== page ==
Every mass movement can be traced through the particular conditions under which the migrant self is formed and transformed. This introduction outlines the struggle of black Americans once slavery was outlawed by asking a key question: were they subjects or citizens? Though federal laws gave the now former slaves all the rights of citizens, state and local authorities allowed and enforced segregationist policies. These, in conjunction with various economic pressures, culminated in the African American Great Migration of 1910-1970. Brown, who positions herself as a third-generation descendent of a black Kentucky population that took part in this migration, claims that the collective memory of Appalachian blacks that undertook this stepwise migration deserves more attention.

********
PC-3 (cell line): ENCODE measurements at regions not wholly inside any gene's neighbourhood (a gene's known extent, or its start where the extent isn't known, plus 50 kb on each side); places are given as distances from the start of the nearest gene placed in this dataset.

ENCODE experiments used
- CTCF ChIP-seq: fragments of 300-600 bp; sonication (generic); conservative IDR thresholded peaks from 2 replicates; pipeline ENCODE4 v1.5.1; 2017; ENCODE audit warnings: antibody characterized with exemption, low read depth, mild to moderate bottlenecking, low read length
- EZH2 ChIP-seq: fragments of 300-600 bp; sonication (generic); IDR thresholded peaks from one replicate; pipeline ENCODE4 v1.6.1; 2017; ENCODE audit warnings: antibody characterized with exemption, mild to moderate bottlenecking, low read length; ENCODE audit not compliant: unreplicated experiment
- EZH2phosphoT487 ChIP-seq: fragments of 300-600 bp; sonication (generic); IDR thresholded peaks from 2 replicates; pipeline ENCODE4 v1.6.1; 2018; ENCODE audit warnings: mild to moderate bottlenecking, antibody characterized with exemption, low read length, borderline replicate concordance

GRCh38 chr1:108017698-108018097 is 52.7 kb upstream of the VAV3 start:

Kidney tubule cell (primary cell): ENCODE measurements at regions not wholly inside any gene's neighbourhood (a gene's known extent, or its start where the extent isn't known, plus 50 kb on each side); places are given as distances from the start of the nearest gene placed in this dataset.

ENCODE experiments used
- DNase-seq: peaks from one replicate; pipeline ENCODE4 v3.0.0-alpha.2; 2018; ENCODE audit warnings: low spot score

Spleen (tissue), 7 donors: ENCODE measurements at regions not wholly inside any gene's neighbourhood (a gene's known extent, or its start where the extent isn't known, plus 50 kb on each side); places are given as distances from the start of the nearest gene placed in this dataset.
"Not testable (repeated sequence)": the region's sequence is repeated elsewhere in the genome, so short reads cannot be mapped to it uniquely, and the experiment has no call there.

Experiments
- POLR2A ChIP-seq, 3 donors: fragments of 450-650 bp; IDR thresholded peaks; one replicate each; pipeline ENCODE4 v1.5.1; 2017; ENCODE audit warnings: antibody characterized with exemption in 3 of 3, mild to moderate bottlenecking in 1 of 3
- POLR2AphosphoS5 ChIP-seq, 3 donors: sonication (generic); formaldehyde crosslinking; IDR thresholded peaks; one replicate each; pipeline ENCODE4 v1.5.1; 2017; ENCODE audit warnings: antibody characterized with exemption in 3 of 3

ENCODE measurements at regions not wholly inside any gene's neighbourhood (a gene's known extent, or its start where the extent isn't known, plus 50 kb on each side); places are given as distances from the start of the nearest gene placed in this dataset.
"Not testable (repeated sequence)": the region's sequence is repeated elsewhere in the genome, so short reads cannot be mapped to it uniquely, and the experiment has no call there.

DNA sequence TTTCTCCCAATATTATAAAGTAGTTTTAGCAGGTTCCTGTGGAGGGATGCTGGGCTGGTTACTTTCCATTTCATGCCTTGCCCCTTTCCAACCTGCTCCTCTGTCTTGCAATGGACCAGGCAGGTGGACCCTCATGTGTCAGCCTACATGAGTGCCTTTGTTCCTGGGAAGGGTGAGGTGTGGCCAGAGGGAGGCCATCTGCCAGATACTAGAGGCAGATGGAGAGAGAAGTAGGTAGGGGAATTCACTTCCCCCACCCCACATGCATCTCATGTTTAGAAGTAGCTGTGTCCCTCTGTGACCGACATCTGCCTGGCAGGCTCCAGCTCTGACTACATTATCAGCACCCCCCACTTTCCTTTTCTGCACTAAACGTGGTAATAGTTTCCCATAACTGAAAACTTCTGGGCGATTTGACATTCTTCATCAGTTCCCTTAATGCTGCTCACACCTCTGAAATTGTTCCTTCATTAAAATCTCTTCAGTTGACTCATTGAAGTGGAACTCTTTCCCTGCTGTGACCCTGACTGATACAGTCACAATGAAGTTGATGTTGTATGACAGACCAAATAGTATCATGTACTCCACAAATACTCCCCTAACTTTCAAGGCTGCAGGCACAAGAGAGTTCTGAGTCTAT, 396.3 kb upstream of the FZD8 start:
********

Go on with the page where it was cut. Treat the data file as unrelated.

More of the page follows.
North Carolina Scholarship Online requires a subscription or purchase to access the full text of books within the service. Public users can however freely search the site and view the abstracts and keywords for each book and chapter.
If you think you should have access to this title, please contact your librarian.